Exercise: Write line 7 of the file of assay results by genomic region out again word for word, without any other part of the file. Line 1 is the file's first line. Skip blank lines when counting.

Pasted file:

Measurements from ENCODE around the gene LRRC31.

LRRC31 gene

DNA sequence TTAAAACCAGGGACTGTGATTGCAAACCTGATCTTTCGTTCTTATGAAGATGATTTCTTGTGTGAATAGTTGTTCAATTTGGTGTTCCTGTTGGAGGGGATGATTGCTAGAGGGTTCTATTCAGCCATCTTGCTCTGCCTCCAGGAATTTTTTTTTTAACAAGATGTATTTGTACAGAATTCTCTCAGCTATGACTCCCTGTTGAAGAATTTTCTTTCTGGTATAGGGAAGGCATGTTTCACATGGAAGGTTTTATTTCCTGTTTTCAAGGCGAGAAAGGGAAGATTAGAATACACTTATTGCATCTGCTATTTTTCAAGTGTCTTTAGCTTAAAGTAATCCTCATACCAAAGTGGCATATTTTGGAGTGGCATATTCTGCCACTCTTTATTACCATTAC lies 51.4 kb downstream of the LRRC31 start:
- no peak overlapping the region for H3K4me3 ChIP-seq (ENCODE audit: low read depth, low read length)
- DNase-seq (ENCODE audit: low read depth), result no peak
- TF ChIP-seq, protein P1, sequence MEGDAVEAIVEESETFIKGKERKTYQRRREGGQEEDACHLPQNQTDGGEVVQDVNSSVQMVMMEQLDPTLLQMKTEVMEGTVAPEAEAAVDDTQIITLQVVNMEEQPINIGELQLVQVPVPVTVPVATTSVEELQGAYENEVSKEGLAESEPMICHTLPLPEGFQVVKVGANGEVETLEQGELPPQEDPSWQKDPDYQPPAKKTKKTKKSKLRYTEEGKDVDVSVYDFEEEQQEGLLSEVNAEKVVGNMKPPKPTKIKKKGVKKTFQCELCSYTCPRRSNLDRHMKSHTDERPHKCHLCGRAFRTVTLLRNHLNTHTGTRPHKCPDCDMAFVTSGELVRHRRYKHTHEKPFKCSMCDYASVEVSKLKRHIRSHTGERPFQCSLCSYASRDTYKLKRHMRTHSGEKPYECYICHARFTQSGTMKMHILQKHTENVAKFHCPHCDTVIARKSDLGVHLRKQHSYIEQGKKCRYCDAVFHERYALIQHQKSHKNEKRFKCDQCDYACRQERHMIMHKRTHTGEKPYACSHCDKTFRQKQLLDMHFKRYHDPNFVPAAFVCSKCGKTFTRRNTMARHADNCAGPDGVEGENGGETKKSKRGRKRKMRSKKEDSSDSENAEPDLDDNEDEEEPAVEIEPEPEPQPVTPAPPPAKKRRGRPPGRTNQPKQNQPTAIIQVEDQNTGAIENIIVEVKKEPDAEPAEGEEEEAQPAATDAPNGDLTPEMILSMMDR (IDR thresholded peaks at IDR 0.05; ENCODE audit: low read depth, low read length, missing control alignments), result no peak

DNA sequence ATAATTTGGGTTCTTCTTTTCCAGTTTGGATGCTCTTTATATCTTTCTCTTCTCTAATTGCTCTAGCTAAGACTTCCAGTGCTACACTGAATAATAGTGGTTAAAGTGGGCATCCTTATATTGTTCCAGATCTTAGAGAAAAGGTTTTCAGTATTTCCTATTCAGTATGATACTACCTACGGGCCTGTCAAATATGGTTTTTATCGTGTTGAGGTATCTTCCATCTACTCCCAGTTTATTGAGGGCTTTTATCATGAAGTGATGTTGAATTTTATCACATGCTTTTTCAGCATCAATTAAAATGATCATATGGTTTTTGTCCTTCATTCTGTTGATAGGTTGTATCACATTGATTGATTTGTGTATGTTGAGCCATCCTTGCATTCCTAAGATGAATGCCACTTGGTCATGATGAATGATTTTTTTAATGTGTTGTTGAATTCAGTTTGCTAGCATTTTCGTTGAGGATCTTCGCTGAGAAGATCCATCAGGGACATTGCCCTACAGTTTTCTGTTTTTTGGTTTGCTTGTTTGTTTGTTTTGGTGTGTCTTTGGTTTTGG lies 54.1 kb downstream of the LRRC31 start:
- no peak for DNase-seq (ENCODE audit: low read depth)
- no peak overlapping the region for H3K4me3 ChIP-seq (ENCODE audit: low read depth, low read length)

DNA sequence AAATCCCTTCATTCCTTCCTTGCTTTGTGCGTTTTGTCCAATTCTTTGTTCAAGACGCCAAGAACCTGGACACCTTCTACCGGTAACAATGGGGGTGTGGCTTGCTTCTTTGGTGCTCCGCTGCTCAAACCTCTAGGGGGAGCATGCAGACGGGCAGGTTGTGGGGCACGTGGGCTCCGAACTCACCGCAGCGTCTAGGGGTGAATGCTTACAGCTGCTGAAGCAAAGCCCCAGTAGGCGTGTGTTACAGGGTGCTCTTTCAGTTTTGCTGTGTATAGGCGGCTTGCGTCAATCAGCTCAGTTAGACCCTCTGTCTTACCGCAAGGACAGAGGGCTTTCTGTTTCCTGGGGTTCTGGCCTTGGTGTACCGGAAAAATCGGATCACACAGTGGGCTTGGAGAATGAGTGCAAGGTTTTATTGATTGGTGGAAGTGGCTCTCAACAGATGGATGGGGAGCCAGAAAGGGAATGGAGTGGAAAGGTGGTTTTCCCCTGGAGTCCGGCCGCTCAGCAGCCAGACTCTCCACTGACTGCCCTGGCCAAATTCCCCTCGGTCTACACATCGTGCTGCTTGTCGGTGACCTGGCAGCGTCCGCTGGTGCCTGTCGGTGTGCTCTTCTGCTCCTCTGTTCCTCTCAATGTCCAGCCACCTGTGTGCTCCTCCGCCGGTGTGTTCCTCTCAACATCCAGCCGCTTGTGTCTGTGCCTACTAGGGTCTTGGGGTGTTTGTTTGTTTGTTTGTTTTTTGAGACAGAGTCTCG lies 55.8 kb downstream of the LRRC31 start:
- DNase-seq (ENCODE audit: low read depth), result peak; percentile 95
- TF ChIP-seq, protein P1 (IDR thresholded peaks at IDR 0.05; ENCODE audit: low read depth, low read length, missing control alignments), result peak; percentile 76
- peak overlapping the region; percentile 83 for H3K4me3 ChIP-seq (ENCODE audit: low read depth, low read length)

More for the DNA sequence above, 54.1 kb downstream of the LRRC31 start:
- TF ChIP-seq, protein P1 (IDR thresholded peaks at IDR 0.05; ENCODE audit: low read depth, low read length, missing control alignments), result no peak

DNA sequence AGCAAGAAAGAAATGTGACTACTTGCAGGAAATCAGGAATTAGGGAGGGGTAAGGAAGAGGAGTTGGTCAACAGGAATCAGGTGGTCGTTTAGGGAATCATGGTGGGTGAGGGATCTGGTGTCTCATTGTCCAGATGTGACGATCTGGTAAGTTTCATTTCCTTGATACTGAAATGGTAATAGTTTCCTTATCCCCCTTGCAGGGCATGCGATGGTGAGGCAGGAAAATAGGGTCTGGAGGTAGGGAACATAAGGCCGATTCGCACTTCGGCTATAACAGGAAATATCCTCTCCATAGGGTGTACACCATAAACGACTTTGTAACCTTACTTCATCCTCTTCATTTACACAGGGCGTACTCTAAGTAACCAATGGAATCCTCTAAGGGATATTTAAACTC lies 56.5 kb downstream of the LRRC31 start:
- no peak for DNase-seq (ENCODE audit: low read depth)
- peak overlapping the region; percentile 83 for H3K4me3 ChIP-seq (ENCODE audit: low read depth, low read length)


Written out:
DNA sequence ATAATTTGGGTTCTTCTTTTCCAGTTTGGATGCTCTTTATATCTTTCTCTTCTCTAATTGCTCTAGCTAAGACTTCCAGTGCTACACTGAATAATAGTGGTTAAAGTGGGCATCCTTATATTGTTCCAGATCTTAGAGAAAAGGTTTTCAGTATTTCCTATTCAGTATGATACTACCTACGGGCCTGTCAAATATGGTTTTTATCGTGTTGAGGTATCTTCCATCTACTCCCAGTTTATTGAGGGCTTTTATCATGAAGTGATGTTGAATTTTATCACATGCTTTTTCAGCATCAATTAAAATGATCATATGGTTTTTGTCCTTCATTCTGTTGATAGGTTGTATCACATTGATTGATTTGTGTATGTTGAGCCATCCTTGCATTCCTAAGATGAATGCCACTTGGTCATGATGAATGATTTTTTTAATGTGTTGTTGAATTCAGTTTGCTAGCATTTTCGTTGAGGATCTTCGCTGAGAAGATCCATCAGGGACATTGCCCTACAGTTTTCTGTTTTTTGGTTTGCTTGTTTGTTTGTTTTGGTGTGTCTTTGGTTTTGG lies 54.1 kb downstream of the LRRC31 start: